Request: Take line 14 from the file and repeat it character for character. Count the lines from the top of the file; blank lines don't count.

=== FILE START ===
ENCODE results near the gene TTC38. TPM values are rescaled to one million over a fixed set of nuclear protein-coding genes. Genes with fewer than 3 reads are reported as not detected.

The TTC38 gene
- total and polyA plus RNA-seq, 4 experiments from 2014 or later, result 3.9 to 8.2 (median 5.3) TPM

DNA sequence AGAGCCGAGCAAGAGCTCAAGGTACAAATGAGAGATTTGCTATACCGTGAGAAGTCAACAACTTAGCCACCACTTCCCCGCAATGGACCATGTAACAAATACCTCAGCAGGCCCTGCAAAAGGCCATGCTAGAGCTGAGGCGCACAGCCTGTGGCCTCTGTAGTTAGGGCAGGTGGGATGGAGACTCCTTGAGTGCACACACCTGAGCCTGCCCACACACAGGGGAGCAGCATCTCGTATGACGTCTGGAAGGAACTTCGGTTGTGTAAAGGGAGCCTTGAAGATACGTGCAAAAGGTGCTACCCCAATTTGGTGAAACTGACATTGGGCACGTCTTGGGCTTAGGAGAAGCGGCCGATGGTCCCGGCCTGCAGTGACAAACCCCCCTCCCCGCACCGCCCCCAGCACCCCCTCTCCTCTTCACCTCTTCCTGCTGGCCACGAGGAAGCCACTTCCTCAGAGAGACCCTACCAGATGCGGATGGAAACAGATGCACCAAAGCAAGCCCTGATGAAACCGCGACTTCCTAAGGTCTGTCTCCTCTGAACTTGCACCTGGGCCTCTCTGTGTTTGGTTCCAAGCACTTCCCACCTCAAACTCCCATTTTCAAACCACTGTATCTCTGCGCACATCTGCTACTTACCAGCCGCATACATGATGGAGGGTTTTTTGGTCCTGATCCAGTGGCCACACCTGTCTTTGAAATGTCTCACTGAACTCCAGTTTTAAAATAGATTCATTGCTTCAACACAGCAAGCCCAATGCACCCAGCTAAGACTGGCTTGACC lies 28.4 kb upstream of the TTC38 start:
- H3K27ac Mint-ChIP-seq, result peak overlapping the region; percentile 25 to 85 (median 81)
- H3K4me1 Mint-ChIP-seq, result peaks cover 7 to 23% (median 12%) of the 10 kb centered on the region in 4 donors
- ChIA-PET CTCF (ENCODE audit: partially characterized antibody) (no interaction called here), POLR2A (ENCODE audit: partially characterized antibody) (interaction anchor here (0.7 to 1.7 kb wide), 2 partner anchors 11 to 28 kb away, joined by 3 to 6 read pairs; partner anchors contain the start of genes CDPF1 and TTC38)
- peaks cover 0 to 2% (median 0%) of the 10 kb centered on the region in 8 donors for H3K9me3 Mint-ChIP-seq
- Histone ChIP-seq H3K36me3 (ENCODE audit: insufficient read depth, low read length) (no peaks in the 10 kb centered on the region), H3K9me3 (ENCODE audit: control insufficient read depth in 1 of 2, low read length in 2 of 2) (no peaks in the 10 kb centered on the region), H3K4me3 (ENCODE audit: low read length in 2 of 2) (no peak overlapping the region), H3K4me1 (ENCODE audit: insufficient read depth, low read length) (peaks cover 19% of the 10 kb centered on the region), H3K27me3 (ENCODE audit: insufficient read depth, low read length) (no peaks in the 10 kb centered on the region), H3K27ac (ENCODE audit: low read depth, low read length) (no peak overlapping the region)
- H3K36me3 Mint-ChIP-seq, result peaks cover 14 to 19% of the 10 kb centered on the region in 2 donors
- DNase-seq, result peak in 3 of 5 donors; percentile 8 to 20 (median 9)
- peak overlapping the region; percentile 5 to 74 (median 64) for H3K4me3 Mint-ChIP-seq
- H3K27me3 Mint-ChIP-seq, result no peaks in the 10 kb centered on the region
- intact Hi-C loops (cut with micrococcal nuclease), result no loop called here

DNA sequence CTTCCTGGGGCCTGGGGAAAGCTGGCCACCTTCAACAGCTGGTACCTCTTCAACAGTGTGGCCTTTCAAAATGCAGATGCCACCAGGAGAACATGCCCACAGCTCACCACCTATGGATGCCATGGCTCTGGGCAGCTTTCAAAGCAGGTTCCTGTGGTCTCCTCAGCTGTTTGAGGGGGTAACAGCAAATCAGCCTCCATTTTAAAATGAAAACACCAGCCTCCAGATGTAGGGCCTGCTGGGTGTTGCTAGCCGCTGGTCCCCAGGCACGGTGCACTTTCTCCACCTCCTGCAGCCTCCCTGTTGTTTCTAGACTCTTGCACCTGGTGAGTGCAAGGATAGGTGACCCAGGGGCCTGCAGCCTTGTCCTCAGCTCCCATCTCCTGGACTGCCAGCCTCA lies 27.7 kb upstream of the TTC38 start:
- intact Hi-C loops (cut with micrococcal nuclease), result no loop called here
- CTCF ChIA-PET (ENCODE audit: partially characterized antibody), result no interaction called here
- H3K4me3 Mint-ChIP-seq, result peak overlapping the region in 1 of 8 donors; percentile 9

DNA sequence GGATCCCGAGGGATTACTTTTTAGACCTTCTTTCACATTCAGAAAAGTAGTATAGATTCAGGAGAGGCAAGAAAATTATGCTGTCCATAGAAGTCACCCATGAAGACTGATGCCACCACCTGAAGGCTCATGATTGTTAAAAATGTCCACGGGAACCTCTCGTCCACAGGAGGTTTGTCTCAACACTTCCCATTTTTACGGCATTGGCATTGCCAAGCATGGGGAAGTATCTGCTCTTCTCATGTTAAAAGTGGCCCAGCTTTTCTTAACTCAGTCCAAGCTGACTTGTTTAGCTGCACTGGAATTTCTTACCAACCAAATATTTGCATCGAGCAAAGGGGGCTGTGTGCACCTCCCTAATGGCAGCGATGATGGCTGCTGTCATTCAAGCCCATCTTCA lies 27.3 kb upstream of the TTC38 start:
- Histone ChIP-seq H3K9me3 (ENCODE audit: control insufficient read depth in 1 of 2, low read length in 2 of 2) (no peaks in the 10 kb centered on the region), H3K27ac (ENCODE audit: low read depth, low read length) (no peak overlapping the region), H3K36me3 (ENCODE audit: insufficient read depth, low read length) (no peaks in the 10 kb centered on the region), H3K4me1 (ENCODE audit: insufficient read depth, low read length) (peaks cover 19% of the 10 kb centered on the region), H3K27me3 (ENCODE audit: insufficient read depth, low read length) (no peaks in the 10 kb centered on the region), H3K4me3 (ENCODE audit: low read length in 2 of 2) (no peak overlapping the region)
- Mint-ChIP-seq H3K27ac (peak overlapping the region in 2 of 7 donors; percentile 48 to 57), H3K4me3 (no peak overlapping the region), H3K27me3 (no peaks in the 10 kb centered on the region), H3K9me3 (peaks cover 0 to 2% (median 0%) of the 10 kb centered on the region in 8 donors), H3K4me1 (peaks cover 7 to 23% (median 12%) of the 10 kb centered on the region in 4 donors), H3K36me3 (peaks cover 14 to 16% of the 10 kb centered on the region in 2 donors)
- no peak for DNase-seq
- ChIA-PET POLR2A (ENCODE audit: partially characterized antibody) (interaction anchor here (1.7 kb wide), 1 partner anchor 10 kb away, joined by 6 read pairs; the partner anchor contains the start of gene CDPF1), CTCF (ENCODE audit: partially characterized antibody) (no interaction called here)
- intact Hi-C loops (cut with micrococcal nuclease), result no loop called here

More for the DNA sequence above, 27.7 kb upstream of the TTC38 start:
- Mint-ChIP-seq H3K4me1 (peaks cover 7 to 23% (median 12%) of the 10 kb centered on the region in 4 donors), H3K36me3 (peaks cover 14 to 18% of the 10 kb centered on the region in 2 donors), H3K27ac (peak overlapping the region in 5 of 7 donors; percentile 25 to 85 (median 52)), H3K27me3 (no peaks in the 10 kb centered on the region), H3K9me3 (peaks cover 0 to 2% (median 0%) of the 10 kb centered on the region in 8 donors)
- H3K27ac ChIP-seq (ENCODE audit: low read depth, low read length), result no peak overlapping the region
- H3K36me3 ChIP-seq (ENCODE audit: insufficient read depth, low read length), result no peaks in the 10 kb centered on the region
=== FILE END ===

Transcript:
- intact Hi-C loops (cut with micrococcal nuclease), result no loop called here